Thursday, September 15, 2016

Budget Planning and Management for Students

 Budget Planning and Management for Students
By Kaitlin Ramby
World Education Services

Moving to a new country to study is an exciting process. You get to learn in a new environment, meet different types of people, and accumulate valuable knowledge on how to work across cultures. However, when it comes to budgeting for your studies in the U.S. and Canada, it’s important to be aware of the hidden costs of attending college that you may not have planned for.



To help you budget effectively, here is a list of items that you want to be sure to include in your yearly school budget:
  • Course materials: From books to school supplies to equipment, most college courses require students to purchase specific materials for the course lessons. Research in advance the course materials you will need for your classes, and set aside enough money to purchase the items you will need. Sharing materials (if possible) with other students, renting your materials, or reselling them when the course is finished could help you save on costs.
  • Healthcare: College students by law are required to have health insurance. Although many institutions will offer and even sometimes require you to take health insurance through the university, you may want to contact your school before deciding on a health care option while you’re abroad. Ask about their health care requirements and fees, and research your health care options so that you can be prepared to cover those costs. 
  • Transportation: Before arriving, you need to figure out what kind of transportation you will be using. For many cities, you may be able to use public transportation, but for other cities, you will need a car. Whatever option you choose, remember to include transportation costs, such as car insurance, parking, gas, public transit fees, etc., into your budget.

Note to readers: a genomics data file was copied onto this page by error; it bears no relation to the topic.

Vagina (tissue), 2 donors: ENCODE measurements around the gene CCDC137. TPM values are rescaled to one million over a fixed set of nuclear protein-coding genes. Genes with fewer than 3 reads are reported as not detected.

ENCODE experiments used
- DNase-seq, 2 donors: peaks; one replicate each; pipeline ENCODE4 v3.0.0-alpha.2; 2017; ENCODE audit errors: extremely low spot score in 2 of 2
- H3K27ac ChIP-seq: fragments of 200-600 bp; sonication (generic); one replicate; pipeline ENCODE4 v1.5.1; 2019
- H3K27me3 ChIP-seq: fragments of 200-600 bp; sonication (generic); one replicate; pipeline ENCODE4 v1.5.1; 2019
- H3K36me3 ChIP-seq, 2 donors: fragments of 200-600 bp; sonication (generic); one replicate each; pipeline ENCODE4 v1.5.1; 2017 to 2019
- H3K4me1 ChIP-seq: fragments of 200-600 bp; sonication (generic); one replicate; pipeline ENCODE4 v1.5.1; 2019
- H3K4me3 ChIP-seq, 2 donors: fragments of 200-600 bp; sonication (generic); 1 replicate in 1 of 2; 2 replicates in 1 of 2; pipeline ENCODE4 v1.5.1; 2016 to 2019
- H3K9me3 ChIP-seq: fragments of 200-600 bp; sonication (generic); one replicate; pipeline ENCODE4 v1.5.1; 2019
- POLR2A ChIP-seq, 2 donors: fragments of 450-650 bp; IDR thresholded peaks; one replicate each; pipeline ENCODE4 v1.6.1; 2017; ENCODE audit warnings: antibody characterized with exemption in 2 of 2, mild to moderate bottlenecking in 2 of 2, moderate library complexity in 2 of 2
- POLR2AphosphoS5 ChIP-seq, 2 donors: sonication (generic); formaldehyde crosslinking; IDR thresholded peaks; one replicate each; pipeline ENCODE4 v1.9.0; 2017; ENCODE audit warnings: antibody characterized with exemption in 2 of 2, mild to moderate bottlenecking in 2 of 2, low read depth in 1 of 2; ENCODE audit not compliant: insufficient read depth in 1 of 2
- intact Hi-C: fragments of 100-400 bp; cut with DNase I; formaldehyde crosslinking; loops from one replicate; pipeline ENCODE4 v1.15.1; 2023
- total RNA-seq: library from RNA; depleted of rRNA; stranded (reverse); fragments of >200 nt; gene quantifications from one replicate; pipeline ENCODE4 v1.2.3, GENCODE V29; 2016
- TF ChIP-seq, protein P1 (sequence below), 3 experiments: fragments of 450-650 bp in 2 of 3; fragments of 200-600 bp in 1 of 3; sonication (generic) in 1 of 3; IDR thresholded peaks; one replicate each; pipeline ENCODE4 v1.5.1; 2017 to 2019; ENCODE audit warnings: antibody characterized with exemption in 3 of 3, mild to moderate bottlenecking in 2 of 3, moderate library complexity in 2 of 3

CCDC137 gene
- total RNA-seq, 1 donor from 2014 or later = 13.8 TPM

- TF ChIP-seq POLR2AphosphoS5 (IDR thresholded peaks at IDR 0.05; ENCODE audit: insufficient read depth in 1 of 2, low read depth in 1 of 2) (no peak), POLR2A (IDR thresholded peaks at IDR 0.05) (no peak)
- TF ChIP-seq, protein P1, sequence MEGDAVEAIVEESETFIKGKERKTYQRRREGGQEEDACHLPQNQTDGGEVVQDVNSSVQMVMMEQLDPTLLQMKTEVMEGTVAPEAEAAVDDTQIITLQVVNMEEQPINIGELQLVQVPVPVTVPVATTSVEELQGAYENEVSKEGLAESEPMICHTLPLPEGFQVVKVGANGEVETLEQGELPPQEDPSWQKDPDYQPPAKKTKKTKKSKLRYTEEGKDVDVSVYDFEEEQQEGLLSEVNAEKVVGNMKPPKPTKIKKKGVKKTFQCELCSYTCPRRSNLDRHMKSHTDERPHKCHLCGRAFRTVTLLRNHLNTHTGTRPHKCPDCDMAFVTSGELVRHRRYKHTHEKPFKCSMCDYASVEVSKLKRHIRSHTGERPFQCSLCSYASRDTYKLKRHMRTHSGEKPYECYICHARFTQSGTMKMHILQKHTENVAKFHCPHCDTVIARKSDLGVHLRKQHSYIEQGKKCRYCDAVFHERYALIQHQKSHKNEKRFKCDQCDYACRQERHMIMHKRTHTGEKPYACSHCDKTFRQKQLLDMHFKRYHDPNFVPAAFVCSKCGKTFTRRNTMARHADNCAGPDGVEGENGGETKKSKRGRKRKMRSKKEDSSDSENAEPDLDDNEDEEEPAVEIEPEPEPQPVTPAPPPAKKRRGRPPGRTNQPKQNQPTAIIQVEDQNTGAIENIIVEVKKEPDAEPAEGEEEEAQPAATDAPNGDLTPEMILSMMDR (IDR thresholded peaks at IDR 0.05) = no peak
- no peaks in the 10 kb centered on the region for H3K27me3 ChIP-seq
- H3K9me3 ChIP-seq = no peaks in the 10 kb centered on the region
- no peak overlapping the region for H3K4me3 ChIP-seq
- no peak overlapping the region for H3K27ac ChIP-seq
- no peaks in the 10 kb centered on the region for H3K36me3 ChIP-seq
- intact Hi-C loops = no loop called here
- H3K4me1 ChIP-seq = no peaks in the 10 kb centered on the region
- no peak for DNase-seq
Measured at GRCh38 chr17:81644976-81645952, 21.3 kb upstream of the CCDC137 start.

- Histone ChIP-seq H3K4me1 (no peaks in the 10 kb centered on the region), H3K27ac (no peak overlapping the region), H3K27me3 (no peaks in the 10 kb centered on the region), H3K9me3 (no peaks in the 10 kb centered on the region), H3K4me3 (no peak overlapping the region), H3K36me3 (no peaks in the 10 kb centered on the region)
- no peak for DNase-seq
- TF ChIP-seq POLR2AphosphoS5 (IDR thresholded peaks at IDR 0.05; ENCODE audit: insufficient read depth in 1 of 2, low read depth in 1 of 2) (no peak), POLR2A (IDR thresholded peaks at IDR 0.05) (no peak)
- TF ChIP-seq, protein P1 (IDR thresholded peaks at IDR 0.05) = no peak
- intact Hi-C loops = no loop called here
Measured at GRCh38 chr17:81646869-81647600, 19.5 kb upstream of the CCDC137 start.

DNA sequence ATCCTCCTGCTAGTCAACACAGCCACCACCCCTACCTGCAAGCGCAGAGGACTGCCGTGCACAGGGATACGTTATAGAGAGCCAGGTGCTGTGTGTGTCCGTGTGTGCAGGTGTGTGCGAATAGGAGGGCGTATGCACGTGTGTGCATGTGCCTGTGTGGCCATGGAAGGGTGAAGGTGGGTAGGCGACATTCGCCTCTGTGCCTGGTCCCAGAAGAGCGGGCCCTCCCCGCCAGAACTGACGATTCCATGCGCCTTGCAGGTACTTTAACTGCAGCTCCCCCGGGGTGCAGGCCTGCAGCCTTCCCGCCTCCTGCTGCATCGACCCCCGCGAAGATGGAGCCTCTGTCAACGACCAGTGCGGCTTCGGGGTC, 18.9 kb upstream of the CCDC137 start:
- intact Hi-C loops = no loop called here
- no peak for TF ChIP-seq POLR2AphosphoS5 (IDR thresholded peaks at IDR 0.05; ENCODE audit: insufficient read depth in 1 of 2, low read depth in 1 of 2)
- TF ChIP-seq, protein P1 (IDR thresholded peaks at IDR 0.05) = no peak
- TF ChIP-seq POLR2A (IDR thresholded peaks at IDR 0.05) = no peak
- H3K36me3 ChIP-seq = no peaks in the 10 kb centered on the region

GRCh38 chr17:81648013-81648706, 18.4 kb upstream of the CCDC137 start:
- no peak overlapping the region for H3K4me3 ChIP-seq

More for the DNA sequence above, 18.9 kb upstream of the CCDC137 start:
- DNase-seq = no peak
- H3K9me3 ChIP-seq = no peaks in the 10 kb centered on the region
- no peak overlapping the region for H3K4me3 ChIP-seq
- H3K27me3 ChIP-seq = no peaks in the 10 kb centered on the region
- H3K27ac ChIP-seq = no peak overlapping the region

• Living costs: Living costs include rent, utilities, phone bill, and groceries. You should evaluate what these monthly costs add up to for you, so you have enough money set aside to pay for them. Luckily, there are many resources to help you to be aware of living costs and even provide ways to minimize your spending.
  • Social activities: Social activities—whether club sports, a student group, or going out with friends—are those small costs that can add up quickly. Leave room in your budget every month for miscellaneous activities, whether it’s a fee to be part of an organized campus group, going to the movies, or out for meals with friends.
  • Traveling home: The costs associated with traveling home and back can come with a hefty price tag. Depending on how long you study abroad, it may be a good idea to plan in advance how many trips you want to take to go back home. That way, you can factor in travel costs when planning your university budget.
  • Moving/storage: Depending on how long you will be abroad for your studies, and whether or not you will go back home during the summer, you will want to think about the costs of storing and moving your personal items. Research these costs so you know the price. If you have friends who are in a similar situation, ask if they would be willing to split the cost with you.
To manage your school year budget, there are a number of free online budgeting tools to help keep your spending on track. It’s important when budgeting for your degree abroad that you factor in all of the various costs that come with living far from home in a place where the price and the exchange rate may be different. Doing this will help you be prepared, so you don’t have any unexpected costs during the year that put a dent in your spending.


Do you have handy budgeting tips or got caught off-guard by unexpected costs while studying abroad? Share your insights below in the comments.
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Kaitlin Ramby, World Education Services
Kaitlin Ramby is the digital content producer for the WES Advisor team. An avid storyteller, Kaitlin is a writer of words and keeper of memes. She produces and manages a lot of the WES content and contributes to the overall content development and strategy. Kaitlin holds a bachelor’s in journalism, has lived in both France and Hong Kong, and thoroughly enjoys helping others fulfill their dreams of studying and working in the North America region.

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